Access to justice: evaluating law, health and human rights programmes in Kenya.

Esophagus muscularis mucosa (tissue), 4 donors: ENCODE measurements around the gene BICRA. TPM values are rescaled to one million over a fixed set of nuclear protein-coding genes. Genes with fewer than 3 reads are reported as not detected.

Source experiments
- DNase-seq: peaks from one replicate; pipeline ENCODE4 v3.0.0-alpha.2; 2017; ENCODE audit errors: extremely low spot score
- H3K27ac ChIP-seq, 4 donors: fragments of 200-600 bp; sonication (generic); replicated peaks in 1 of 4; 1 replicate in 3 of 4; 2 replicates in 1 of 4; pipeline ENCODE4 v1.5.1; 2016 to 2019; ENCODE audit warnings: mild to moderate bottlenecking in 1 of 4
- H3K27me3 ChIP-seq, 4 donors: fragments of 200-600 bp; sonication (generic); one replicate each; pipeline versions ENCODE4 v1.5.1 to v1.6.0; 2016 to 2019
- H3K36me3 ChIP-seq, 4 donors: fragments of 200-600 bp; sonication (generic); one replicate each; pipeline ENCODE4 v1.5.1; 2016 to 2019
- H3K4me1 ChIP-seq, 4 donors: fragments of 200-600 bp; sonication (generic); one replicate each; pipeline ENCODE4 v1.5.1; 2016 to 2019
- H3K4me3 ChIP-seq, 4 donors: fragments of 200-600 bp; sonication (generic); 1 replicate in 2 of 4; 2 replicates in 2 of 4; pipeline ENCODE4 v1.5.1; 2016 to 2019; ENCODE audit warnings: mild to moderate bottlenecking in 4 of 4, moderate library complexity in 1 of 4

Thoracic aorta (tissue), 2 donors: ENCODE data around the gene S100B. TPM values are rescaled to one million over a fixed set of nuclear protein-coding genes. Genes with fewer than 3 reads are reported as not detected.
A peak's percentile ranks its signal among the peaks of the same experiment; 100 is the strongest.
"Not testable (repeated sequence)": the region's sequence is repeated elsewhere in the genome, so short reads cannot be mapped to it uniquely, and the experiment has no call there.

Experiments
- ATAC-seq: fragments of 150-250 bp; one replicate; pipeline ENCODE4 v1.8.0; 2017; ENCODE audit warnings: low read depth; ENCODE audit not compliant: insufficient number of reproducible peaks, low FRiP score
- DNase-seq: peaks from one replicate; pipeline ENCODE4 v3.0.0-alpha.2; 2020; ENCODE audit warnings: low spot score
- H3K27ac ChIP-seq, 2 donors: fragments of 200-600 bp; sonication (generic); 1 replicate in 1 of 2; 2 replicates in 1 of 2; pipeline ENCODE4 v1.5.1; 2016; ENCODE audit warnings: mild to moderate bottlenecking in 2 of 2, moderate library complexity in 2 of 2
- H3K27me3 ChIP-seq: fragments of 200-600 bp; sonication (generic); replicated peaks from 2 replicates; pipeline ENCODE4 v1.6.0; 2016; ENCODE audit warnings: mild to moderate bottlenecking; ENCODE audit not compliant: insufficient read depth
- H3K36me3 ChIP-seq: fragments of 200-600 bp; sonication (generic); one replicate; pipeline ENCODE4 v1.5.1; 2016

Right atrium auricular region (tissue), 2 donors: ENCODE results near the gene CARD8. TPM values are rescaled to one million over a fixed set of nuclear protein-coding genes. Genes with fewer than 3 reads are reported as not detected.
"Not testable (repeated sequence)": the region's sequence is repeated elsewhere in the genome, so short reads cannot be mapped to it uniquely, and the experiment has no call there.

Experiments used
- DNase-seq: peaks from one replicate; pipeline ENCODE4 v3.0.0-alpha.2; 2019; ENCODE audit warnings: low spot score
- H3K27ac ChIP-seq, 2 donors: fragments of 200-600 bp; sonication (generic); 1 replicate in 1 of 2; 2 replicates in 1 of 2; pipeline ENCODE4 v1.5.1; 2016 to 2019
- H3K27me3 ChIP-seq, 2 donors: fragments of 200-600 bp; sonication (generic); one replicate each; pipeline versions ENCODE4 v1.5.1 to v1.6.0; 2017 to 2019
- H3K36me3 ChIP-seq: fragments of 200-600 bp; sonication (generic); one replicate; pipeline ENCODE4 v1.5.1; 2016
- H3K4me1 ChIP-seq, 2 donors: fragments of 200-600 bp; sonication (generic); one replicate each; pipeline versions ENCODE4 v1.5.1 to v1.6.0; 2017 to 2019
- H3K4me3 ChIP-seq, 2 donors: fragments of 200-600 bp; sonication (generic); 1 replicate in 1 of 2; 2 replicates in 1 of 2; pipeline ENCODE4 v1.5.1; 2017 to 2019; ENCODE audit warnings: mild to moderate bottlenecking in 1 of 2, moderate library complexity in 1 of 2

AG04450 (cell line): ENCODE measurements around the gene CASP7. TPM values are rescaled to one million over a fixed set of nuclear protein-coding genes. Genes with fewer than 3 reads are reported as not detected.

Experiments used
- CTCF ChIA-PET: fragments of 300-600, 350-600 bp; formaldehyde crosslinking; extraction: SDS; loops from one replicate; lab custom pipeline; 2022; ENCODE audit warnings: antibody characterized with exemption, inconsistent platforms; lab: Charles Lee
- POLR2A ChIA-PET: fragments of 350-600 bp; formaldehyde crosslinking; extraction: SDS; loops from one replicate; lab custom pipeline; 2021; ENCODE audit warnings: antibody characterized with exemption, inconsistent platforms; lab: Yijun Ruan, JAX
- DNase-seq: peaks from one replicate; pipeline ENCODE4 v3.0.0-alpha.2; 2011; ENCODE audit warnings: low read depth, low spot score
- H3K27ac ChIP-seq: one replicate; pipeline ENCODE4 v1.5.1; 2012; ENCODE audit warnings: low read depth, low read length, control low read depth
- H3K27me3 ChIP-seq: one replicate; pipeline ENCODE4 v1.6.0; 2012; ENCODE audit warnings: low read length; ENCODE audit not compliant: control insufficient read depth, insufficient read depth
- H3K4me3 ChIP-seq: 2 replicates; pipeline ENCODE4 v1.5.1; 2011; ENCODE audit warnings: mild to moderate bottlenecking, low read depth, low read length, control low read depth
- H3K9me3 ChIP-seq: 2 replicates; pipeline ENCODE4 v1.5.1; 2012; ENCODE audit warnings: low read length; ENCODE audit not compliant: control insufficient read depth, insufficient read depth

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INTRODUCTION: In Kenya, human rights violations have a marked impact on the health of people living with HIV. Integrating legal literacy and legal services into healthcare appears to be an effective strategy to empower vulnerable groups and address underlying determinants of health. METHODS: We carried out an evaluation to collect evidence about the impact of legal empowerment programmes on health and human rights. The evaluation focused on Open Society Foundation-supported legal integration activities at four sites: the Academic Model of Providing Access to Healthcare (AMPATH) facility, where the Legal Aid Centre of Eldoret (LACE) operates, in Eldoret; Kenyatta National Hospital's Gender-based Violence Recovery Centre, which hosts the COVAW legal integration program; and Christian Health Association of Kenya (CHAK) facilities in Mombasa and Naivasha. In consultation with the organizations implementing the programs, we designed a conceptual logic model grounded in human rights principles, identified relevant indicators and then coded structure, process and outcome indicators for the rights-related principles they reflect. The evaluation included a resource assessment questionnaire, a review of program records and routine data, and semi-structured interviews and focus group discussions with clients and service providers. Data were collected in May-August 2010 and April-June 2011. RESULTS: Clients showed a notable increase in practical knowledge and awareness about how to access legal aid and claim their rights, as well as an enhanced ability to communicate with healthcare providers and to improve their access to healthcare and justice. In turn, providers became more adept at identifying human rights violations and other legal difficulties, which enabled them to give clients basic information about their rights, refer them to legal aid and assist them in accessing needed support. Methodological challenges in evaluating such activities point to the need to strengthen rights-oriented evaluation methods. CONCLUSIONS: Legal empowerment programmes have the potential to promote accountability, reduce stigma and discrimination and contribute to altering unjust structures and systems. Given their apparent value as a health and human rights intervention, particularly for marginalized populations, further rigorous evaluations are called for to support the scale-up of such programmes.